The One About Unexpectedly Making A Noteworthy Mess In The Kitchen

Don’t do this.

I can’t say for certain that I created my worst kitchen mess ever, but I can say that what I did was so far beyond my usual kitchen messes that it is worthy of note.

And belongs on my Top Five Biggest Kitchen Messes Ever List.

If I had such a list.  But I don’t.

Here’s what I did. 

I got the wok out and put it on the cooktop because I was getting ready to stir-fry some vegetables for dinner. 

Then I grabbed the canola oil from the shelf and opened a new 32 fl.oz. bottle.  

Made of flimsy plastic.

I went to pour some oil into the wok but I lost control of the lightweight, squishy, poorly designed, this-is-really-not-my-fault bottle.  Thus I ended up pouring canola oil:

  • into the wok; 
  • onto the cooktop; 
  • onto the granite counter beside the cooktop; 
  • into the utensil crock filled with spoons and spatulas sitting on the granite counter; and last but not least 
  • onto and into the wooden knife holder, filled with knives, sitting beside the utensil crock filled with spoons and spatulas sitting on the granite counter beside the cooktop.

Say good-bye to half a bottle of oil.

As you can imagine the spilled 16 fl. oz. of oil immediately began to spread across the cooktop and the granite counter, dribbling down the front of the cabinets, leaving puddles of oil on the floor.  

This, you expect.

And, of course, the oil got inside the utensil crock, pooling in the bottom, where it stayed until I washed the crock and everything in it.  

Again, this is what you expect. 

But the big surprise is that once the oil covered the outside of wooden knife holder, it quickly oozed into the knife slots.  There, in an instant, the oil was absorbed into those slots in such a way as to make the wooden knife holder, that suddenly had begun to smell like mold, about as un-washable and un-usable as anything I’ve ever seen destroyed in a kitchen.

This sort of mess I did not expect.

So there you have it, another story in which my life is not as idyllic as one might hope.  A story, in fact, that lends itself to me asking you a question, my gentle readers:

What’s the biggest cooking &/or baking mess you’ve made in the kitchen?

The One About The Broken Bowls & The Price You Have To Pay

I broke 3 dessert bowls last week. It’s a personal best.

One bowl I placed in the dishwasher wrong and it got chipped.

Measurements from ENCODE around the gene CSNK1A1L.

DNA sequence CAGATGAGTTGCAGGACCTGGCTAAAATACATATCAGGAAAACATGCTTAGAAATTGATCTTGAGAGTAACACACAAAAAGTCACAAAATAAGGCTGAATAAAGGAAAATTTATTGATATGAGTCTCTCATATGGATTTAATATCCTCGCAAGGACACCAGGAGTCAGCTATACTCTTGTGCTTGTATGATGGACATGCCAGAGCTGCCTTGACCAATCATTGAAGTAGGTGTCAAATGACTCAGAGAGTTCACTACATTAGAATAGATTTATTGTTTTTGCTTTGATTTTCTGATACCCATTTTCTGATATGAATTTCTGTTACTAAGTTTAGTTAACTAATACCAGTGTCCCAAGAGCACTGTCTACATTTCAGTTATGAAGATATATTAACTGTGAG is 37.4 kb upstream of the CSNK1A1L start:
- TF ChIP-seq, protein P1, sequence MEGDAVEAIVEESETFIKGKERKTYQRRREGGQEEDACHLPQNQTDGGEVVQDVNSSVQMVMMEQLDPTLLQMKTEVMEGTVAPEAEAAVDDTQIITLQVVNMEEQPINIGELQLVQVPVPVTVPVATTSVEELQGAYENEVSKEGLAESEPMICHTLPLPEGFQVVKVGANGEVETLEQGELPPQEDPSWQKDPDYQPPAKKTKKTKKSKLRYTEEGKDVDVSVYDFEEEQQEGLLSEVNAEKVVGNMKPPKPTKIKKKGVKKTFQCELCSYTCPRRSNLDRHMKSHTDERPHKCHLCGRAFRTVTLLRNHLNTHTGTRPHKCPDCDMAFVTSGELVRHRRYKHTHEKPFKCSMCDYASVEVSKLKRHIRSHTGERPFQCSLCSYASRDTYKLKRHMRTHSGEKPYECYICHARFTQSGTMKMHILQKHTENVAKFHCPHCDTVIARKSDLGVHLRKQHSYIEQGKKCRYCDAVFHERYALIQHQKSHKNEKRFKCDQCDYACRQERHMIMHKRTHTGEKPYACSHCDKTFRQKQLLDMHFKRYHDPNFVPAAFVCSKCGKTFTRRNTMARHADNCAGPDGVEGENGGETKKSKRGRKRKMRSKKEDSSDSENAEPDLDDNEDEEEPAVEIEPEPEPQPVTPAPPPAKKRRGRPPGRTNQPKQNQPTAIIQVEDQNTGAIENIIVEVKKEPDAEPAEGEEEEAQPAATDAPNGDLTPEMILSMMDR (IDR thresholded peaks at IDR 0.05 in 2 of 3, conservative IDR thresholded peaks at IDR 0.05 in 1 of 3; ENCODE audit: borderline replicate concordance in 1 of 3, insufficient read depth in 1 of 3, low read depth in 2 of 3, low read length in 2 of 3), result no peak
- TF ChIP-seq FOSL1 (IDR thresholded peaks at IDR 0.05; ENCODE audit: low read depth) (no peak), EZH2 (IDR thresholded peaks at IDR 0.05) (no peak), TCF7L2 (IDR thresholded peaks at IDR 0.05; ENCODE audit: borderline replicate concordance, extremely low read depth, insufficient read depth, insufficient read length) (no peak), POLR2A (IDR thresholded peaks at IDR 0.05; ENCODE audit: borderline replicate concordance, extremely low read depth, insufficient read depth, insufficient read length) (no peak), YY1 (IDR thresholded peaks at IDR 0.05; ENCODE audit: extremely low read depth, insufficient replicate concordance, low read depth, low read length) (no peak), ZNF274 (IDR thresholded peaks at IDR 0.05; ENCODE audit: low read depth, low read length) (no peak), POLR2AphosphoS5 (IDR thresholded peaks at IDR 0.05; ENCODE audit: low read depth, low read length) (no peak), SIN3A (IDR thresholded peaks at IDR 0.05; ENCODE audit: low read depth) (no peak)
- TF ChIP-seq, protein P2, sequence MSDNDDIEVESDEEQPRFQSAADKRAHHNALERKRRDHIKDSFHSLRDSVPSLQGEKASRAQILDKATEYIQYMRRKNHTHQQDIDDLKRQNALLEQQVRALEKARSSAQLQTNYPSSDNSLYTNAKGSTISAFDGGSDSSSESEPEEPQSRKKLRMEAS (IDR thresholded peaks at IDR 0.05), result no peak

Mea culpa.

The second bowl I dropped while taking it down from the cabinet shelf.  The bowl slipped out of my hand, falling to the floor where, with a sense of drama that reminded me of a 3 y.o. having a meltdown over the way his PB&J sammie was cut, the bowl circled around the floor eventually crashing into the bottom of a cabinet where it broke.

The third bowl, like the other ones, was bone china, a notoriously sturdy substance when not around me.  It was part of the now discontinued Lenox Poppies on Blue that was our china when we got hitched.  I liked fussier things back then.

This third bowl cracked, then melted/broke, while in the microwave.  I don’t know if there was a slight crack in it before I put it in there, but while it was twirling around in the microwave I heard a loud pop.

When I went to take the damaged bowl out of the microwave, unaware that the bowl was damaged, I grabbed it with my right hand and the ceramic was so hot that it burned the fingerprint off my index finger.

Only sort of kidding.

*ouch*

So here’s where I find myself today: I’m a wise, slightly klutzy, woman who realizes, and accepts, that I will probably live the rest of my life a few dessert bowls short of 8 formal dinner place settings, as one does when one is too cheap to replace the broken bowls.

$19.99 a piece? I don’t think so.

Ain’t gonna happen.

A Klutz Rakes Leaves: The Battle Of The Mantras

Out raking the leaves.

Half an acre lot sloping down into a ravine with a creek.

Maybe about 28 trees on it.

[Never doubt that trees beget leaves.] 

Getting tired. Getting bored.

Mind starts to offer mantras.

“I think I can… I think I can…”

Childhood wisdom gleaned from reading.

“When in doubt, don’t.”

Adult wisdom imparted by yoga teacher.

“Yes we can.”

Political slogan, uplifting.

“Be careful.”

Mom, always.

Then the deciding factor.

While raking on the hillside, giving it my all, I slipped and fell on my backside.

Just. Like. That.

Nothing hurt. Not even my ego.

I’m a klutz* after all.

But suddenly the angels sang and I knew which mantra to follow.

DID I KEEP GOING INSPIRED TO OVERCOME or DID I MAKE A STRATEGIC RETREAT?

Discuss.

* Previously documented examples of my klutziness: 1) fell on face while carrying donation into Goodwill;  2) thrown off Segway while moving through cemetery;  and 3) during house party dropped ottoman on toe breaking toenail.

Share Your World | Tulips A-Go-Go

Once a week Cee asks the questions on her blog, and I answer them here on my blog.  

• Have you ever participated in a distance walking, swimming, running, or biking event? Tell your story.

Yes, *sigh* back when I was a crazy, younger, athletically inclined woman who followed the crowd, I was a cyclist.  I did lots of 30+ mile bike rides for charities, and even once went so far as to go on a Backroads bike tour vacation.

This adventure in hell vacation started in New Bern, NC, and involved days of bike riding on dodgy, bermless country roads, littered with dead snakes and frogs.  Roads, filled with 18-wheeler lumber trucks zipping past us, spewing bits of pine bark and needles as they went by.  It was scary.

Throughout the tour we were on a strict time schedule to get to ferry-boats to go island to island along the NC Outer Banks, with the goal of getting to Cape Hatteras Lighthouse.  Sounds great, doesn’t it?

However, this did not happen because a huge storm, the aftermath of a hurricane, disrupted the ferry service to Cape Hatteras.  Meaning that our last ferry-boat was abruptly cancelled, leaving us stuck one island short of Cape Hatteras, on Ocracoke Island.  In a dumpy motel.

So with torrential rain falling and nowhere to go, we abandoned the pretense of cycling, made note of Ocracoke’s famous ponies, and drank excessively in the one bar that was open while it stormed, all the while lamenting that we were never going to get to Cape Hatteras.

Which *sigh* was the whole point of the bike tour.

• Name one thing not many people know about you.

I will not wear the color orange, so keep all your sports fan gear away from me.

• What is your favorite flower?

Tulips. Graceful and colorful, with no excessive leaves to muddle up their lines or draw attention away from their colorful petals.